Takaisin Tulosta

Topical steroids for chronic rhinosinusitis

Evidence summaries
Editors
Last reviewed as up-to-date 24.11.2017Latest change 9.3.2017

Level of evidence: C

Topical steroid may have beneficial effects on symptom control of chronic rhinosinusitis with or without polyps. For disease severity, there may be improvement for all symptoms. There are probably no differences between intranasal steroids.

Comment: The quality of the evidence is downgraded by study quality (inadequate allocation concealment, short follow-up time) and inconsistency (heterogeneity in patients, interventions and outcomes).

Summary

A Cochrane review «»1 «Snidvongs K, Kalish L, Sacks R et al. ...»1 [withdrawn from publication] included 10 RCTs with a total of 590 subjects. Chronic rhinosinusitis was defined as chronic inflammation of the mucosa of the nose and paranasal sinuses, with symptoms persisting for more than 12 weeks, plus either positive endoscopic signs and/or CT findings. Nine out of ten studies recruited patients from tertiary care. The steroid agents used differed across the studies. When compared to placebo, topical steroid improved sino-nasal symptom scores (SMD -0.37; 95% CI -0.60 to -0.13; 5 trials, n = 286) and had a greater proportion of responders (RR 1.69; 95% CI 1.21 to 2.37; 4 trials, n = 263). With a limited number of studies, the subgroup analyses of patients who had received sinus surgery vs. those who had not was not significant. Subgroup analyses by topical delivery method revealed more benefit when steroid was administered directly to the sinuses than with simple nasal delivery (SMD -0.30; 95%CI -0.55 to -0.06). There were no differences between groups for quality of life and adverse events.

Another Cochrane review «»2 «Chong LY, Head K, Hopkins C et al. Intranasal ster...»2 included 18 RCTs with a total of 2738 patients. The patients were with nasal polyps in 14 studies and without in 4 studies. Only one study was conducted in children. The trials studied intranasal corticosteroids vs. placebo or no intervention. Only one study (n=20 without polyps) measured the primary outcome, disease-specific HRQL using the Rhinosinusitis Outcome Measures-31 (RSOM-31). There was no significant difference (numerical data not available). The second primary outcome, disease severity , was measured using the Chronic Sinusitis Survey in a study (n=134, without polyps), which found no difference (MD 2.84, 95% CI -5.02 to 10.70; scale 0 to 100). Another study (chronic rhinosinusitis with nasal polyps) reported an increased chance of improvement in the intranasal corticosteroids group (RR 2.78, 95% CI 1.76 to 4.40; n=109). Six studies provided data on at least 2 of the symptoms used in the EPOS 2012 criteria to define chronic rhinosinusitis (nasal blockage, rhinorrhoea, loss of sense of smell and facial pain/pressure). When all 4 symptoms in the EPOS criteria were available on a scale of 0 to 3 (higher = more severe symptoms), the average MD in change from baseline was -0.26 (95% CI -0.37 to -0.15; 2 studies, n=243). Although there were more studies for only nasal blockage and rhinorrhoea (MD -0.31, 95% CI -0.38 to -0.24; 6 studies, n=1702), the MD was almost identical to when loss of sense of smell was also considered (4 studies; n=1345). When considering the results for the individual symptoms, benefit was shown in the intranasal corticosteroids group. The effect size was larger for nasal blockage (MD -0.40, 95% CI -0.52 to -0.29; 6 studies, n=1702) than for rhinorrhoea (MD -0.25, 95% CI -0.33 to -0.17; 6 studies, n=1702) or loss of sense of smell (MD -0.19, 95% CI -0.28 to -0.11; 4 studies, n=1345). There was heterogeneity in the analysis for facial pain/pressure (MD -0.27, 95% CI -0.56 to 0.02; 2 studies, n=243). There was an increased risk of epistaxis with intranasal corticosteroids (RR 2.74, 95% CI 1.88 to 4.00; 13 studies, n=2508). It is unclear whether there is a difference in the risk of local irritation (RR 0.94, 95% CI 0.53 to 1.64; 11 studies, n=2124).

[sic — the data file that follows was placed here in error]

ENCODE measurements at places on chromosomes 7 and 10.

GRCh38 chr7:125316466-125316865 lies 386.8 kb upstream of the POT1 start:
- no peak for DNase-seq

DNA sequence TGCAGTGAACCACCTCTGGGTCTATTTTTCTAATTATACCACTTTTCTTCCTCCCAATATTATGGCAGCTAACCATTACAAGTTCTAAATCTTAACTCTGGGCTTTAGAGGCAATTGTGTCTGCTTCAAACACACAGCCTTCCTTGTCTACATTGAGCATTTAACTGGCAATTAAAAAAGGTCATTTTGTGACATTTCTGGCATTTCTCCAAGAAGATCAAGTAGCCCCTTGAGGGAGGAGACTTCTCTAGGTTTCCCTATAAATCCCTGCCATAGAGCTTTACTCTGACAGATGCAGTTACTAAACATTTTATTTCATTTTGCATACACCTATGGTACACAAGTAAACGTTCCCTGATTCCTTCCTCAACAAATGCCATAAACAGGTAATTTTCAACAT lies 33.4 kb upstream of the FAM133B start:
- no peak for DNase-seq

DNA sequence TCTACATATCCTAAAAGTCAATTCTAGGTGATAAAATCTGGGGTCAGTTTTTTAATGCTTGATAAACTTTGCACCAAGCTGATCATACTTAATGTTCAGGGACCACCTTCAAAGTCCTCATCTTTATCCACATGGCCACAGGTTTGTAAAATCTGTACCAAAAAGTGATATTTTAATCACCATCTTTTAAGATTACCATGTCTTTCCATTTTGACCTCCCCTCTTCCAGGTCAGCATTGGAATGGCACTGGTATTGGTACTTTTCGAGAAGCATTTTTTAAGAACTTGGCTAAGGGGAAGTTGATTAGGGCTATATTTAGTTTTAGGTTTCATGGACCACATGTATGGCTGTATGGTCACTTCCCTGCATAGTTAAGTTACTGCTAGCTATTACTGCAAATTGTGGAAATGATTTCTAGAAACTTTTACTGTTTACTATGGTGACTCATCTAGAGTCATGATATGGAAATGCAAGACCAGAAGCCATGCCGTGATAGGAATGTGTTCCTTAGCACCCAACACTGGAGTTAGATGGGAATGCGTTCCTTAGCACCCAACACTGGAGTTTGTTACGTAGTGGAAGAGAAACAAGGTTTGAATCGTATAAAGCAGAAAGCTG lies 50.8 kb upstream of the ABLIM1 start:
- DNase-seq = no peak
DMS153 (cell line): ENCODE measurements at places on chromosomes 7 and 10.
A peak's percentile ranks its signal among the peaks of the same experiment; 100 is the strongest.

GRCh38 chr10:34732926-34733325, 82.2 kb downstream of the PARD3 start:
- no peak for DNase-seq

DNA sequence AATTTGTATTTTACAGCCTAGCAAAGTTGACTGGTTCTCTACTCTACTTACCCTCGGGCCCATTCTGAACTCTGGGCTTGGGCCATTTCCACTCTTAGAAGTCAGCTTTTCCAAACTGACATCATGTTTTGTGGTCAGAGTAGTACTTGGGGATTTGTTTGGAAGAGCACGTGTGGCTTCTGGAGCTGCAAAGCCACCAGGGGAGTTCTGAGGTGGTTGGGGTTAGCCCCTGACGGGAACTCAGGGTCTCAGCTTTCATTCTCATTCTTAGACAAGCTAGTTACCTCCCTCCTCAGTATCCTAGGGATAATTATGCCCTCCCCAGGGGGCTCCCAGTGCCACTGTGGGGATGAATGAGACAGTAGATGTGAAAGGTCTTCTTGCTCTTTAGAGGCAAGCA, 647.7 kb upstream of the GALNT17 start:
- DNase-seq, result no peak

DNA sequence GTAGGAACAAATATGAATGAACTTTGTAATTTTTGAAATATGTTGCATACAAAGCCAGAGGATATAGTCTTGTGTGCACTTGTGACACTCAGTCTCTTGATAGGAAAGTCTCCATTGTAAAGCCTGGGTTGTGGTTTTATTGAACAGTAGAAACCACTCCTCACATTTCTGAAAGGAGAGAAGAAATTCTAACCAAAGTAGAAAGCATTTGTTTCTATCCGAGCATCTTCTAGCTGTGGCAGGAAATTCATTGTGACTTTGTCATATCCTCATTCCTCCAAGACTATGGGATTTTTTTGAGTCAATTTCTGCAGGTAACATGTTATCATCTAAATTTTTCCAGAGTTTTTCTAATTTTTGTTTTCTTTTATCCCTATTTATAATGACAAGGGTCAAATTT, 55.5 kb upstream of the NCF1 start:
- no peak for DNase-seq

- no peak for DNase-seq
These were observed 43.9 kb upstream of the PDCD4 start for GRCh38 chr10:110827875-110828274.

The third Cochrane review «»3 «Chong LY, Head K, Hopkins C et al. Different types...»3 included 9 RCTs with a total of 911 patients. None of the studies evaluated the first primary outcome measure, disease-specific HRQL.

  • Fluticasone propionate vs. beclomethasone dipropionate: Two small studies (n=56, with polyps) evaluated disease severity and looked at the primary adverse effect: epistaxis. There are no numerical data but there was no difference between the steroids.
  • Fluticasone propionate versus mometasone furoate: One study (n=100, with polyps) evaluated disease severity (nasal symptoms scores) and reported no difference (no numerical data available).
  • High-dose versus low-dose steroids: Five studies (n=663, with polyps): 3 using mometasone furoate (400 µg vs. 200 µg in adults and older children, 200 µg vs. 100 µg in younger children) and 2 using fluticasone propionate drops. The results from the high-dose and low-dose groups were similar. Although all studies reported more improvement in polyp score in the high-dose group, the significance of this is unclear due to the small size of the improvements. The primary adverse effect, epistaxis, was more common when higher doses were used (RR 2.06, 95% CI 1.20 to 3.54; n=637). There was a broad definition of epistaxis, from frank bleeding to flecks of blood in the mucus.

References

  1. Snidvongs K, Kalish L, Sacks R et al. WITHDRAWN: Topical steroid for chronic rhinosinusitis without polyps. Cochrane Database Syst Rev 2016;(4):CD009274. «PMID: 27111710»PubMed
  2. Chong LY, Head K, Hopkins C et al. Intranasal steroids versus placebo or no intervention for chronic rhinosinusitis. Cochrane Database Syst Rev 2016;4():CD011996. «PMID: 27115217»PubMed
  3. Chong LY, Head K, Hopkins C et al. Different types of intranasal steroids for chronic rhinosinusitis. Cochrane Database Syst Rev 2016;4():CD011993. «PMID: 27115215»PubMed